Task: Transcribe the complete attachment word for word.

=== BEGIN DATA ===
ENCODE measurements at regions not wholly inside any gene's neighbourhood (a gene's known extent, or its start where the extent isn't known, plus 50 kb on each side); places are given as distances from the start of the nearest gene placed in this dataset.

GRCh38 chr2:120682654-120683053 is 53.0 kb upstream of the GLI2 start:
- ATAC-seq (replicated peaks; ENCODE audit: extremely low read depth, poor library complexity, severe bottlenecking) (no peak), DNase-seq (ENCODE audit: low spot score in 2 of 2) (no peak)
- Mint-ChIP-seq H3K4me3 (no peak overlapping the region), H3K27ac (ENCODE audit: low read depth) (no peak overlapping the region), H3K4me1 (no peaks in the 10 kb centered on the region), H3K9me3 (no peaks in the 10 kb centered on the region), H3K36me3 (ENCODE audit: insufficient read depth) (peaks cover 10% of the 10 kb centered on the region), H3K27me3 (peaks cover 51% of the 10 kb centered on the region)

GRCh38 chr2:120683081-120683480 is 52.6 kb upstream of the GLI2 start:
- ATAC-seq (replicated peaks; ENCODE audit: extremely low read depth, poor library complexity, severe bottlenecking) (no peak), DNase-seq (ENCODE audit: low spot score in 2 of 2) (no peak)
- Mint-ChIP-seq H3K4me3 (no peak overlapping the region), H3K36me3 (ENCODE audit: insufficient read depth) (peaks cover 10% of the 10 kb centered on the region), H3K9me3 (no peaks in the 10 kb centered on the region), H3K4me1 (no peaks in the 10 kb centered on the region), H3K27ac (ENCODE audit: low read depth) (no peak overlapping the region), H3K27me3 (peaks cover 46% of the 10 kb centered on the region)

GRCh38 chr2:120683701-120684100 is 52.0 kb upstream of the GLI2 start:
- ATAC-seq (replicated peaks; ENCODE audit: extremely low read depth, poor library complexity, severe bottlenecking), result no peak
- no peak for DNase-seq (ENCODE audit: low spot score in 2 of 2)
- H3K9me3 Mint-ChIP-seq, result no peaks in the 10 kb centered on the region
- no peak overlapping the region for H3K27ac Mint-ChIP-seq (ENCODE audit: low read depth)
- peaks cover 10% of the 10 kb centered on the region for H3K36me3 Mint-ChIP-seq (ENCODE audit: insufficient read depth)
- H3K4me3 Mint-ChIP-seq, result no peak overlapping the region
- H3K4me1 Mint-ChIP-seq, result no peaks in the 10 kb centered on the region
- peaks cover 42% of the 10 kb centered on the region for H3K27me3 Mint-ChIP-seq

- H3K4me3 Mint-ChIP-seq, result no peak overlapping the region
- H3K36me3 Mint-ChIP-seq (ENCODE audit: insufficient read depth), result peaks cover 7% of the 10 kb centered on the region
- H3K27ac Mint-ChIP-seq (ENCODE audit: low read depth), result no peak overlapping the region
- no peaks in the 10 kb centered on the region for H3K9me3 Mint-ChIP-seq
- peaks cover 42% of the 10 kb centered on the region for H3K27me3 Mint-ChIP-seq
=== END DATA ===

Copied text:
ENCODE measurements at regions not wholly inside any gene's neighbourhood (a gene's known extent, or its start where the extent isn't known, plus 50 kb on each side); places are given as distances from the start of the nearest gene placed in this dataset.

GRCh38 chr2:120682654-120683053 is 53.0 kb upstream of the GLI2 start:
- ATAC-seq (replicated peaks; ENCODE audit: extremely low read depth, poor library complexity, severe bottlenecking) (no peak), DNase-seq (ENCODE audit: low spot score in 2 of 2) (no peak)
- Mint-ChIP-seq H3K4me3 (no peak overlapping the region), H3K27ac (ENCODE audit: low read depth) (no peak overlapping the region), H3K4me1 (no peaks in the 10 kb centered on the region), H3K9me3 (no peaks in the 10 kb centered on the region), H3K36me3 (ENCODE audit: insufficient read depth) (peaks cover 10% of the 10 kb centered on the region), H3K27me3 (peaks cover 51% of the 10 kb centered on the region)

GRCh38 chr2:120683081-120683480 is 52.6 kb upstream of the GLI2 start:
- ATAC-seq (replicated peaks; ENCODE audit: extremely low read depth, poor library complexity, severe bottlenecking) (no peak), DNase-seq (ENCODE audit: low spot score in 2 of 2) (no peak)
- Mint-ChIP-seq H3K4me3 (no peak overlapping the region), H3K36me3 (ENCODE audit: insufficient read depth) (peaks cover 10% of the 10 kb centered on the region), H3K9me3 (no peaks in the 10 kb centered on the region), H3K4me1 (no peaks in the 10 kb centered on the region), H3K27ac (ENCODE audit: low read depth) (no peak overlapping the region), H3K27me3 (peaks cover 46% of the 10 kb centered on the region)

GRCh38 chr2:120683701-120684100 is 52.0 kb upstream of the GLI2 start:
- ATAC-seq (replicated peaks; ENCODE audit: extremely low read depth, poor library complexity, severe bottlenecking), result no peak
- no peak for DNase-seq (ENCODE audit: low spot score in 2 of 2)
- H3K9me3 Mint-ChIP-seq, result no peaks in the 10 kb centered on the region
- no peak overlapping the region for H3K27ac Mint-ChIP-seq (ENCODE audit: low read depth)
- peaks cover 10% of the 10 kb centered on the region for H3K36me3 Mint-ChIP-seq (ENCODE audit: insufficient read depth)
- H3K4me3 Mint-ChIP-seq, result no peak overlapping the region
- H3K4me1 Mint-ChIP-seq, result no peaks in the 10 kb centered on the region
- peaks cover 42% of the 10 kb centered on the region for H3K27me3 Mint-ChIP-seq

- H3K4me3 Mint-ChIP-seq, result no peak overlapping the region
- H3K36me3 Mint-ChIP-seq (ENCODE audit: insufficient read depth), result peaks cover 7% of the 10 kb centered on the region
- H3K27ac Mint-ChIP-seq (ENCODE audit: low read depth), result no peak overlapping the region
- no peaks in the 10 kb centered on the region for H3K9me3 Mint-ChIP-seq
- peaks cover 42% of the 10 kb centered on the region for H3K27me3 Mint-ChIP-seq